7. Spelling, Grammar or Typographical Errors in Your Copy:

Great content and copy on your site can make a huge difference in conversions and repeat customers, but just one spelling error can make a potential customer or lead vanish in a nanosecond. We recommend creating your copy in a robust word processor such as Microsoft Word and then pasting it into your CMS editor. If you run into formatting issues, try using this website to convert your word document into HTML. Many people know that Microsoft Word has pretty good spellchecking capabilities, but many don’t realize the full capabilities of its grammar checker. Navigate to the settings in Microsoft Word (Preferences > Spelling & Grammar > Writing Style Settings), and you’ll see many options that will help you create better copy. Options include scanning for incorrect contractions, jargon, wordiness, sentence structure and more. Also, sometimes a fresh set of eyes will notice a silly mistake you were missing – if you wrote the copy often your brain will autocorrect the mistake before you notice it. You likely paid attention to every last detail when designing the site, so make sure your copy has that same level of care. Remember, your website is not just selling a product or service, you’re selling your brand as well, which is often only as strong as your content.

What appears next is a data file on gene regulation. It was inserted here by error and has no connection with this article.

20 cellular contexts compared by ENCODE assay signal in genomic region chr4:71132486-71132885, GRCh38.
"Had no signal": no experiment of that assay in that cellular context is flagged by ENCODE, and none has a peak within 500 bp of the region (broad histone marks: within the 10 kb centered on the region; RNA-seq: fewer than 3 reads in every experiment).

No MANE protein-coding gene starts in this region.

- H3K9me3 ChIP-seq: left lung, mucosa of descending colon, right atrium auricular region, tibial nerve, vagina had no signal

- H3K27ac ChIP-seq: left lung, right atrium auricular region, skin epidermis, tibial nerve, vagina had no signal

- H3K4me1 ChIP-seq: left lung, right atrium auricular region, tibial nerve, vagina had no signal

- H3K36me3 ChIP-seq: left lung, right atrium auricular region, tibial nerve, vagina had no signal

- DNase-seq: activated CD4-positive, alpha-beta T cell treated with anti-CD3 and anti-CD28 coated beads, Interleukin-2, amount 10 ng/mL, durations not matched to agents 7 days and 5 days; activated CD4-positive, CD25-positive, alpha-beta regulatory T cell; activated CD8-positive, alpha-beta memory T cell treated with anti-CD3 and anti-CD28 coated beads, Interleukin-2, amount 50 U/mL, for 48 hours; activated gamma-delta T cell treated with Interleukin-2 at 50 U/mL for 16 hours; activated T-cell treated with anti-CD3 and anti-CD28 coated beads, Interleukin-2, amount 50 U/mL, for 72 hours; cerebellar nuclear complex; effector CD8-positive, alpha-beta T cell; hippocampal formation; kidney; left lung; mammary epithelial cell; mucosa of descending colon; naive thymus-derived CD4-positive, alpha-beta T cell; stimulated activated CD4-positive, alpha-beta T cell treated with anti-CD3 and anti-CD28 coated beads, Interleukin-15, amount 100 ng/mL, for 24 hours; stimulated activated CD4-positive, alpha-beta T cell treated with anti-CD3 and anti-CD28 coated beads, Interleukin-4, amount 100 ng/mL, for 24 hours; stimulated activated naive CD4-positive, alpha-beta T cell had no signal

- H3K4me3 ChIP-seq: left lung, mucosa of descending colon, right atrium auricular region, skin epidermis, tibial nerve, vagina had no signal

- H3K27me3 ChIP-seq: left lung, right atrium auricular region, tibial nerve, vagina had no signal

6. Outsourcing Content Creation to a Company Lacking In the English Department